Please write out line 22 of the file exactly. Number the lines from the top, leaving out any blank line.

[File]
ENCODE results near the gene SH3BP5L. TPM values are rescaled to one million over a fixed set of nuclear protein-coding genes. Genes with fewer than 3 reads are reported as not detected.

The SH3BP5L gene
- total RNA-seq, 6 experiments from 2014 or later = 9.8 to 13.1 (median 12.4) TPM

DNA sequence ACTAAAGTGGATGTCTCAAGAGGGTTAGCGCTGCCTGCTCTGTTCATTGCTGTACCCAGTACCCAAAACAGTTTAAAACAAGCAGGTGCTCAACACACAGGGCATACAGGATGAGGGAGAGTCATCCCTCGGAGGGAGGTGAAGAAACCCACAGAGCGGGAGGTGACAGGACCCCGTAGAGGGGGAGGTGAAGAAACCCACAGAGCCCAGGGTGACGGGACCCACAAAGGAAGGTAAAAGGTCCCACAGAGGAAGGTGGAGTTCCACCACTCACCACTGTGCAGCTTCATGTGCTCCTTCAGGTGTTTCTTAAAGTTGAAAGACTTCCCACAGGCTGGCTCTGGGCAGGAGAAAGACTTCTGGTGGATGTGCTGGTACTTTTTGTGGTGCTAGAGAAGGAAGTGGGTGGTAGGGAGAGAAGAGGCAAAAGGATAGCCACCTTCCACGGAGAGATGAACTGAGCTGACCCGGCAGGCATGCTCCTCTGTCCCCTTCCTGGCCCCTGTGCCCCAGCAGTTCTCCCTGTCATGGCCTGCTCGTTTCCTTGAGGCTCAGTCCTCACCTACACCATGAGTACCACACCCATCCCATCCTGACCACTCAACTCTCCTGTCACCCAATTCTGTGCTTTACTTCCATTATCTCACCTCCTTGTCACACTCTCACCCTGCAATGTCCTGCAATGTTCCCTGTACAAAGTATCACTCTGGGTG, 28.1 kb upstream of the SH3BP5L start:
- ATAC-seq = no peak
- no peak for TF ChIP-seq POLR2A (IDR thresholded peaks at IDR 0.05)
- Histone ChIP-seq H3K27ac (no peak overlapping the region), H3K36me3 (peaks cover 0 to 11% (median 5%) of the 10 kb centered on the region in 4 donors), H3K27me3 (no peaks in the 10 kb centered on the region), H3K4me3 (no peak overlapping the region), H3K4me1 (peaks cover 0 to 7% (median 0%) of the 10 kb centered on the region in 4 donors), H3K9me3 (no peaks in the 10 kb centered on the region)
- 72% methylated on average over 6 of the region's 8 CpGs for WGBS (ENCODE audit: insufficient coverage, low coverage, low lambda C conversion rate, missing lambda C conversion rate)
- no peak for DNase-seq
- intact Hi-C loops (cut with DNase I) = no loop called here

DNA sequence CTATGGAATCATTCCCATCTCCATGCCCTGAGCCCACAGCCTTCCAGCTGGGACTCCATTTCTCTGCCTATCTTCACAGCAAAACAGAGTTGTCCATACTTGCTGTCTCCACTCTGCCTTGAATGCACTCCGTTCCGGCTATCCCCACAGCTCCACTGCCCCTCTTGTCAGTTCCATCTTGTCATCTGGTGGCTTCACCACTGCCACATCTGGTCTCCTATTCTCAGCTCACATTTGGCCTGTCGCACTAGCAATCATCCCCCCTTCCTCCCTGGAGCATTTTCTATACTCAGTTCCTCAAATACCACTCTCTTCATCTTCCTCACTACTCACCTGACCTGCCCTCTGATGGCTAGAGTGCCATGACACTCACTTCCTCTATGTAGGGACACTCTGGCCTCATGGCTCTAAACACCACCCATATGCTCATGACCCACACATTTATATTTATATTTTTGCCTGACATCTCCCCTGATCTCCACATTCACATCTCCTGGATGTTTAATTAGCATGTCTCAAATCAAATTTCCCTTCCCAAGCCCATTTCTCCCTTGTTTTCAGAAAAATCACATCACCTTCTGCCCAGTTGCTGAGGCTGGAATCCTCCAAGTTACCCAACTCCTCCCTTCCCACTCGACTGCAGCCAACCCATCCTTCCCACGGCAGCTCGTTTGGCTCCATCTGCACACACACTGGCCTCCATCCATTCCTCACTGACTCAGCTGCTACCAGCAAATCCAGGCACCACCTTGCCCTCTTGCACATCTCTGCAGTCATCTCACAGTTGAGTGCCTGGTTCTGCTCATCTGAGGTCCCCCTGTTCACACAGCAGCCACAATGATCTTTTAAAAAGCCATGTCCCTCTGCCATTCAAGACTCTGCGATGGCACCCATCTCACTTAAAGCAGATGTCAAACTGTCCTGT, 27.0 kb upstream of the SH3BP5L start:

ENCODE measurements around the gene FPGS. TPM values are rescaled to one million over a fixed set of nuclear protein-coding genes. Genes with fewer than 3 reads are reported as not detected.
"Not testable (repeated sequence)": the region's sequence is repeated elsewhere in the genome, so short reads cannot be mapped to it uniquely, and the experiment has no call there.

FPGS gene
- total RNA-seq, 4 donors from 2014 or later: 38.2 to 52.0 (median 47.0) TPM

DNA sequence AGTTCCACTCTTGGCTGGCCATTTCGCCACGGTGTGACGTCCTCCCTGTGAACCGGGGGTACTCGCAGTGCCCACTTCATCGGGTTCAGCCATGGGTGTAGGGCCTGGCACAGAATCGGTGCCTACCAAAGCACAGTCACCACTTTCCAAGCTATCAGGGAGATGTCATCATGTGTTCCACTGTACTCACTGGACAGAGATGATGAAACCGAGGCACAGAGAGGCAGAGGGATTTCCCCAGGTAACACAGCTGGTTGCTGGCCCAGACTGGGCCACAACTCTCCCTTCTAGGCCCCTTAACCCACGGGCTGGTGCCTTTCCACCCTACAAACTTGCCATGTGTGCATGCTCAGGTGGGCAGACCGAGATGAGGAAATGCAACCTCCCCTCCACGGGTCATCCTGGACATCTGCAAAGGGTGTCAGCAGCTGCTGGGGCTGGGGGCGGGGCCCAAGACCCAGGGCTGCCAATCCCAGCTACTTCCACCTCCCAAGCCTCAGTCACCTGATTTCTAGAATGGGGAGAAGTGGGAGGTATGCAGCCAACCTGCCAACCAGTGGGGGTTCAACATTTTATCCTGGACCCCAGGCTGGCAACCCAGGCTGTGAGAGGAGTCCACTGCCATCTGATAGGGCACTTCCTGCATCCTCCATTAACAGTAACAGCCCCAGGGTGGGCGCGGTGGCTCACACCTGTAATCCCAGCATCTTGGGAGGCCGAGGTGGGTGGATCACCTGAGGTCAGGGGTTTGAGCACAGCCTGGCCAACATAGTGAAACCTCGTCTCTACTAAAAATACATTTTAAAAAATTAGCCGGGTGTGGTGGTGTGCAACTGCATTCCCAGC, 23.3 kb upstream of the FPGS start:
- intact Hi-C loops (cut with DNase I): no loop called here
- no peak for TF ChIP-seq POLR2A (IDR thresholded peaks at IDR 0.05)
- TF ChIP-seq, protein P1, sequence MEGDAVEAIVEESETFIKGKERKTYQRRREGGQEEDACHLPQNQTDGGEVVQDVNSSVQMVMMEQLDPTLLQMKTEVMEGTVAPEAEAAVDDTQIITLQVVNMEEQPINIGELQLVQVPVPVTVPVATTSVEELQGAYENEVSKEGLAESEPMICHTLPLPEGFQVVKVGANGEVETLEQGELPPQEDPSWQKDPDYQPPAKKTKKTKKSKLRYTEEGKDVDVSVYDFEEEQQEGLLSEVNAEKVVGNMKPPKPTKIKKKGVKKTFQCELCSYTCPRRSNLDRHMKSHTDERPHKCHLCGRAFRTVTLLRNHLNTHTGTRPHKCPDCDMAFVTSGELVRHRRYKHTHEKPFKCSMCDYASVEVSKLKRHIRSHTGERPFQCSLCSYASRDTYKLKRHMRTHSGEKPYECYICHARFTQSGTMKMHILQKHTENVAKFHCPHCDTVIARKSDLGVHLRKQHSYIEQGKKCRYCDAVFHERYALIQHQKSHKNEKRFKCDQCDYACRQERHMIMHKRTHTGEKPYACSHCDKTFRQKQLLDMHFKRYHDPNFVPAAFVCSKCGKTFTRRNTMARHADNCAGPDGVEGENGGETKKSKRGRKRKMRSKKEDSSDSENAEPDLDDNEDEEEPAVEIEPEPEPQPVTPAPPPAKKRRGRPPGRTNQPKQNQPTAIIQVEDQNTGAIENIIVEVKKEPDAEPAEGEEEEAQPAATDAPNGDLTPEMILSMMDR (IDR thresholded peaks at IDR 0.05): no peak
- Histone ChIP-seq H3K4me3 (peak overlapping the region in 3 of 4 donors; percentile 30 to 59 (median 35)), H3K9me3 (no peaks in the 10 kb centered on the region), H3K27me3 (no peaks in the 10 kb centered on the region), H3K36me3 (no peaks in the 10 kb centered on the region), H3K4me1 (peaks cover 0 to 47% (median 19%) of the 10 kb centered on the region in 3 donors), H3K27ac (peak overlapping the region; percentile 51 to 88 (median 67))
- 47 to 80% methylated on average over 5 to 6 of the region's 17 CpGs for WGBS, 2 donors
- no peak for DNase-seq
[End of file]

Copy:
- no peak for DNase-seq